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PROFILE
Mission in Ghana

Ghana (1965-the present)

In 1965 the Brothers of the Immaculate Conception went to Ghana at the request of a White Father, a former pupil of the Brothers in the Dutch town of Schiedam. Education was only a secondary reason why the Fathers were looking for brothers. For the request from Ghana had a special aspect: the Brothers were in the first place asked to take over the leadership of an indigenous congregation of Brothers. Since the 1940s there had been a congregation of African sisters in north-west Ghana devoted to nursing and education. Moreover, already before 1950, a White Father had founded, in the northern part of Ghana, a congregation of men for catechetical work, the Brothers of St Joseph. But the priest lacked the time and, more importantly, the insight to guide a congregation of Brothers. After some unsuccessful attempts in their search for a congregation of Brothers which could take over the leadership of the Ghanaian brothers, the White Fathers came eventually to Maastricht. After the General Superior had made a visit to northern Ghana, in the beginning of 1965, the General Council consented to the request. By September 1965 Dutch brothers would come to guide the Brothers   of St Joseph and to integrate them into the Congregation of the Brothers of Maastricht.

Ghana, seven times the Netherlands, is in many respects like Sierra Leone. The north of the country - where the houses of the brothers are - is one big flat, monotonous savanna landscape, as in Sierra Leone. It has a tropical climate; the north has a rainy season which lasts four months and a half, from June to October. The harmattan, a dry desert wind which comes from the Sahara, dominates from December to March. At that time of the year the days are hot, the nights cool; humidity may reach an extremely low percentage (4%) which is very unpleasant. The average annual temperature is around 26.1E, highest in March and lowest in August. Of the total population of about sixteen million only thirty per cent live in the poor north, which counts more than 25 different tribes. They are small-scale farmers, scattered over the rural areas or living in villages. Since the mid-1980s Ghana has become a bit more prosperous, but it is still one the poorest countries in the world. More than twenty per cent of the population adhere to some kind of animism. About sixty per cent are Christian (Anglican, Catholic, Methodist, Presbyterian), mainly in the south of the country. In the north sixteen per cent are Muslim. These statistics are hardly ever reliable; the percentage of Christians is probably too high, that of Muslims too low. The lingua franca is English, which is also the teaching medium in the schools. It is the most realistic option for a country with so many different tribal languages.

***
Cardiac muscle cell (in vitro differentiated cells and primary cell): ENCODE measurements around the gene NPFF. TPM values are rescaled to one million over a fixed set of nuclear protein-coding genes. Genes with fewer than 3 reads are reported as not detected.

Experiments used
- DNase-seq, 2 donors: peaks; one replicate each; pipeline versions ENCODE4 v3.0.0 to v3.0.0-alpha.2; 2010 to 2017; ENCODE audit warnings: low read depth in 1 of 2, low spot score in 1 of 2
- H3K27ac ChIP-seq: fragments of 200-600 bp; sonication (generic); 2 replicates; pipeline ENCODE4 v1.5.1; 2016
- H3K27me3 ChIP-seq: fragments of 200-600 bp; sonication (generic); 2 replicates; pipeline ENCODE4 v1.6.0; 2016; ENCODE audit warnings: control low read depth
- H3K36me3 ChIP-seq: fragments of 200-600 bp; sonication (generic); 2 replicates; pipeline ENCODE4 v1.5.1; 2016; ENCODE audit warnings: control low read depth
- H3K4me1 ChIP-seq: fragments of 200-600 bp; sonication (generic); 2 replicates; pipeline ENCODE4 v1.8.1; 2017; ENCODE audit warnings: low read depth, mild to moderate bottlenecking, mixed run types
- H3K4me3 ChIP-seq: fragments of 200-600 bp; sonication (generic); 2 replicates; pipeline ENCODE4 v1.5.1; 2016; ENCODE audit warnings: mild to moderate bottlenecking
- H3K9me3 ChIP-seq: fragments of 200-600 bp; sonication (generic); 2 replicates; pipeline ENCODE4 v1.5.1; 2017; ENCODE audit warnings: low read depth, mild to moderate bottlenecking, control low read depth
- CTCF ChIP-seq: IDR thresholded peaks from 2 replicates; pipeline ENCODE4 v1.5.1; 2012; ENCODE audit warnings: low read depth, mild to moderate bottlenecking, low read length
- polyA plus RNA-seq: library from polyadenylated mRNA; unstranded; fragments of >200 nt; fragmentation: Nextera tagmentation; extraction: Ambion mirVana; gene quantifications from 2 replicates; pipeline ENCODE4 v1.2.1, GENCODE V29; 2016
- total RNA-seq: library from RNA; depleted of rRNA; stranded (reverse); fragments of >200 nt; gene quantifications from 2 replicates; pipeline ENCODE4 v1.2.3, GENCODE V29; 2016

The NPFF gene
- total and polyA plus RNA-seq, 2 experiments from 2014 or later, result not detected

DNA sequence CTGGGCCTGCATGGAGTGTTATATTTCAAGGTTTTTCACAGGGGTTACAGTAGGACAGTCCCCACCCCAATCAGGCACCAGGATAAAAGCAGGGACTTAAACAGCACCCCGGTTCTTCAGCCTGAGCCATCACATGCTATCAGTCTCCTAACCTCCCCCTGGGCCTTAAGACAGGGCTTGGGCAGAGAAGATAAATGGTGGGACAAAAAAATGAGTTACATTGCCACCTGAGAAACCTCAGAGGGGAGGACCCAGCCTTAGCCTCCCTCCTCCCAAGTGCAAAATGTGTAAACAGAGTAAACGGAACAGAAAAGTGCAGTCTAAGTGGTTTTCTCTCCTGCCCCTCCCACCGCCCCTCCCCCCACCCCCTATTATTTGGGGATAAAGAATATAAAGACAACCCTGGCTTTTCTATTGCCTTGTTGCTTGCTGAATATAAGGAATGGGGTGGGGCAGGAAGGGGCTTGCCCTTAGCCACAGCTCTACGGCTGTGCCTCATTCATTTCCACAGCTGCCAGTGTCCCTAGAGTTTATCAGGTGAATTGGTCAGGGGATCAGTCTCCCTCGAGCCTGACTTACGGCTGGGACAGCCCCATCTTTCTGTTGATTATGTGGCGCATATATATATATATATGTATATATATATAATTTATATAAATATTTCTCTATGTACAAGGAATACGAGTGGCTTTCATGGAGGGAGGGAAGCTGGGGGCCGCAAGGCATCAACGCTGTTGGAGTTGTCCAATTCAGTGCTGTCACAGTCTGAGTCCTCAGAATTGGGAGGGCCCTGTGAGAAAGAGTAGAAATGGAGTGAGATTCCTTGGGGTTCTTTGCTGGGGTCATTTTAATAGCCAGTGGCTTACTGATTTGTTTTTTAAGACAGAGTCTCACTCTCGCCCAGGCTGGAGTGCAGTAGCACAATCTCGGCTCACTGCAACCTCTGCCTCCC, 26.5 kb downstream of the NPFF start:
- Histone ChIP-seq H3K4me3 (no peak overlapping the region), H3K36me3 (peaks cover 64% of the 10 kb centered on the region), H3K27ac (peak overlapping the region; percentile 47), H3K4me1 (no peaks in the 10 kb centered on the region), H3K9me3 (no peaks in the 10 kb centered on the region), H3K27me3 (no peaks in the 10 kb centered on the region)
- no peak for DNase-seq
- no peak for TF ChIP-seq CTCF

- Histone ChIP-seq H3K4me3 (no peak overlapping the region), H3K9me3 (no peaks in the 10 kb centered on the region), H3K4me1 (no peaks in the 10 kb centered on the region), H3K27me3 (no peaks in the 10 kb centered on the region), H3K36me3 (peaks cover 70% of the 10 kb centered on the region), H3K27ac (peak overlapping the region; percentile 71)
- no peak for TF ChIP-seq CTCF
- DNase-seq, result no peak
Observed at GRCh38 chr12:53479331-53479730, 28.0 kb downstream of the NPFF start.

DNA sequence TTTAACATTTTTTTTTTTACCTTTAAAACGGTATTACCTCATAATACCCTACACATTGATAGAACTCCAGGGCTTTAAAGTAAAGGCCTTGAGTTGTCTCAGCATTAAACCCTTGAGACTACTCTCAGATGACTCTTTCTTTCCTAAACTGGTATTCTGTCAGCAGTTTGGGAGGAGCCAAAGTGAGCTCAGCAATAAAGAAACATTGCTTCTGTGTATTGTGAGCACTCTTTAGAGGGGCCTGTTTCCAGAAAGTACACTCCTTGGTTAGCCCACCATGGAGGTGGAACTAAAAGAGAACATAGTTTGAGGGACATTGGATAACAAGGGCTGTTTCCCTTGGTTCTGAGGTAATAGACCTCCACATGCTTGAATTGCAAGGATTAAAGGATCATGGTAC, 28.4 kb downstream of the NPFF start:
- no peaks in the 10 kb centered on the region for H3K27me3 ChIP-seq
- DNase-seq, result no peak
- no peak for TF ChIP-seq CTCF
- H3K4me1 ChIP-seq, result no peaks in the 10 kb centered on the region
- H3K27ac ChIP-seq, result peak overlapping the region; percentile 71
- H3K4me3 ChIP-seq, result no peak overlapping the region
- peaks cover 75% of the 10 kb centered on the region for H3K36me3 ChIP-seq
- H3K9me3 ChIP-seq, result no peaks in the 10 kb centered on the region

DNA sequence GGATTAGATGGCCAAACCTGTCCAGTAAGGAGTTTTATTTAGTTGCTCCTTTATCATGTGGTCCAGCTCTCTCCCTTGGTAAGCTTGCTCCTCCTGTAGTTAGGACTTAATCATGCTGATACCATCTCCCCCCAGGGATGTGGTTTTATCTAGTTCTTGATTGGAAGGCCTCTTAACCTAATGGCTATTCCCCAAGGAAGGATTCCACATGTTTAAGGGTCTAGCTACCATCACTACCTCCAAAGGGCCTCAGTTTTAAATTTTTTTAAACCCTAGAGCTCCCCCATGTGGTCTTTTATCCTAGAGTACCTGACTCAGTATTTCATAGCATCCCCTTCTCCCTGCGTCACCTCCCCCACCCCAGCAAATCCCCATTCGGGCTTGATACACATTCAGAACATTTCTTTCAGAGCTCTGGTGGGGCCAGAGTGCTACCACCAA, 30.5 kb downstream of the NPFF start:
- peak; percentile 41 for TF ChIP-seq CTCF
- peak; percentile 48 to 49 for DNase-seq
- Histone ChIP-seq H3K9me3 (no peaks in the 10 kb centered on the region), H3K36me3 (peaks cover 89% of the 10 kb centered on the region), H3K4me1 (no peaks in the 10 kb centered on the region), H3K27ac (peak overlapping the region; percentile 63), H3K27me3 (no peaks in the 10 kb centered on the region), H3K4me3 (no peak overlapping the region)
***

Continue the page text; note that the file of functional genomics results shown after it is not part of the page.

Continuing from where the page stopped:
At their arrival in 1965 the Brothers of Maastricht settled in the diocese of Wa (1960), where Peter Poreku Dery, a Ghanaian, was bishop. In Kaleo they started with the religious-life formation of the members of the indigenous brothers' congregation, which had been set up by the White Fathers; they also offered them secondary education. So they had come to do two things. Firstly, to prepare the Ghanaian brothers, who were to be received into the Congregation of the Immaculate Conception, for their temporary profession in 1966. Eighteen out of the twenty native brothers chose to merge with the Brothers of the Immaculate Conception; two returned to secular life. Secondly, these brothers would be trained for further study at the teachers' training college in Navrongo. The first Ghanaian brothers went there in the autumn of 1967.

The work of the brothers in Ghana developed very successfully. In 1968 a school could be built in Nandom with aid from the Dutch Government. Besides education at secondary level two small technical schools could be set up in 1973, one in Nandom and one in Kaleo. In subsequent years an agricultural project, a farmers' cooperative and a service centre for building-industries were added. The number of Ghanaians in the Congregation increased so that they could take over the administration from the Dutch brothers. At the moment of writing the province of Ghana counts eight houses: Kaleo (1965), Nandom (1967), Tumu (1968), Wa (1976), Tamale (1981), Accra (1989), Damongo (1990) and Zebilla (1996).






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